ABCC Abolition Bill delayed in Senate shambles

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ABCC Abolition Bill delayed in Senate shambles

The Labor Government has made a tactical withdrawal in its bid to replace the ABCC with a new construction watchdog under FWA, and has admitted that the legislation will not be dealt with this year.

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The Labor Government has made a tactical withdrawal in its bid to replace the ABCC with a new construction watchdog under FWA, and has admitted that the legislation will not be dealt with this year.
 
The Government still has its ETS and State IR referral legislation to get through, and despite Parliament sitting next Monday it has admitted there is no chance the ABCC legislation can be dealt with this year.
 
The new FWA inspectorate to replace the ABCC was due to come into operation on 1 February next year.
 
Leadership battle
 
With the Opposition tearing itself apart in a leadership battle and an internal dispute over the ETS legislation, the Government is not certain of getting anything through the Senate before Parliament rises next week.
 
A spokeswoman for Workplace Relations Minister Julia Gillard said the Bill would ‘be dealt with by the Senate in the new year’. The first Senate sitting date is February 2.
 
However there has been opposition to plans to reduce the fines under the new inspectorate, and to bring in a five year ‘sunset’ clause on the body’s coercive powers that enable it to interrogate people believed to have been involved in planning or conducting unlawful industrial action.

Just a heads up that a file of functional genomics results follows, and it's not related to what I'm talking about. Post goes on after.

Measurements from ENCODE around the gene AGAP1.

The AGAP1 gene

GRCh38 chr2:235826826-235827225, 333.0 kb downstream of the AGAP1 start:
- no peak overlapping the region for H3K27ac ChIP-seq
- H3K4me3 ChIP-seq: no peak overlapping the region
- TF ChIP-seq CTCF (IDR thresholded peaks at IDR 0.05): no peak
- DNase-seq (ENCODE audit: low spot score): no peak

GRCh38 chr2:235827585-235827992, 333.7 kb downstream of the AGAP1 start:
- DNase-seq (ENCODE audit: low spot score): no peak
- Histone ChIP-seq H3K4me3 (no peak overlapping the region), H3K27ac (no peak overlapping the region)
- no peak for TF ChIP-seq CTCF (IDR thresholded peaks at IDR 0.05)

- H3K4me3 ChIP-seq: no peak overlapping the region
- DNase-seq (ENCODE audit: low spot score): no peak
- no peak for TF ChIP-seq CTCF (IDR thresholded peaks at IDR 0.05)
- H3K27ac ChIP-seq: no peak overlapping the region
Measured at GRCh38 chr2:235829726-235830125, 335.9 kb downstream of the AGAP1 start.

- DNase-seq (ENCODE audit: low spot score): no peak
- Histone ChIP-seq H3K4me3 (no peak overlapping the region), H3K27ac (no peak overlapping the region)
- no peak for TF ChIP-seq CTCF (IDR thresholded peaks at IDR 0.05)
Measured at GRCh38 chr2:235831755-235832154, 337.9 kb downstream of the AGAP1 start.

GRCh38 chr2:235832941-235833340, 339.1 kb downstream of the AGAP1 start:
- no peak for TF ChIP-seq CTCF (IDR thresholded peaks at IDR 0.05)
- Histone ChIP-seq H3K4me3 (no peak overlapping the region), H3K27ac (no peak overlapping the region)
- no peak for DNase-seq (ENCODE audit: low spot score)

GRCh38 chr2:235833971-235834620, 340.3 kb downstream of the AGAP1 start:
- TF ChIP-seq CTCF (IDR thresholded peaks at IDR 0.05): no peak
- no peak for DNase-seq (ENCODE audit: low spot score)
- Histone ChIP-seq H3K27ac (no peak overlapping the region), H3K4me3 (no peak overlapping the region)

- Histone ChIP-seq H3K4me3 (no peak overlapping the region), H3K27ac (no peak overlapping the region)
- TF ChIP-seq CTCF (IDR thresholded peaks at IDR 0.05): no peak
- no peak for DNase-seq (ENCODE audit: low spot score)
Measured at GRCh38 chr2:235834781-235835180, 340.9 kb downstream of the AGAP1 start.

The Coalition wants the ABCC to continue, and independent senator Steve Fielding is insisting on five amendments that would see the inspectorate have powers very close to the ABCC.
 
Opposition blamed
 
Gillard’s spokeswoman blamed the Opposition for the delay, and called on the Liberal Party to ‘respect the wishes of the Australian people’ and the Government's mandate.
 
‘The Government remains committed to delivering on its election promise to abolish the ABCC,’ she said.
 
Construction, Forestry, Mining and Energy Union national construction secretary Dave Noonan said unions did not like the Government's Bill, but passing it was preferable to keeping the Howard government's laws.
 
‘We've got a situation where workers are put under threat of prosecution for conducting legitimate union business,’ he said.
 
He said South Australian building worker Ark Tribe may be jailed for not attending an interview with the commission.
 
‘Big business’ amendments
 
Noonan said Senator Fielding's amendments appeared to have been drafted for him by big business, and Family First should be rebadged ‘greedy property developers first’.
 
Noonan said unions would seek a meeting with Gillard to ask how the Government would meet its election commitment.
 
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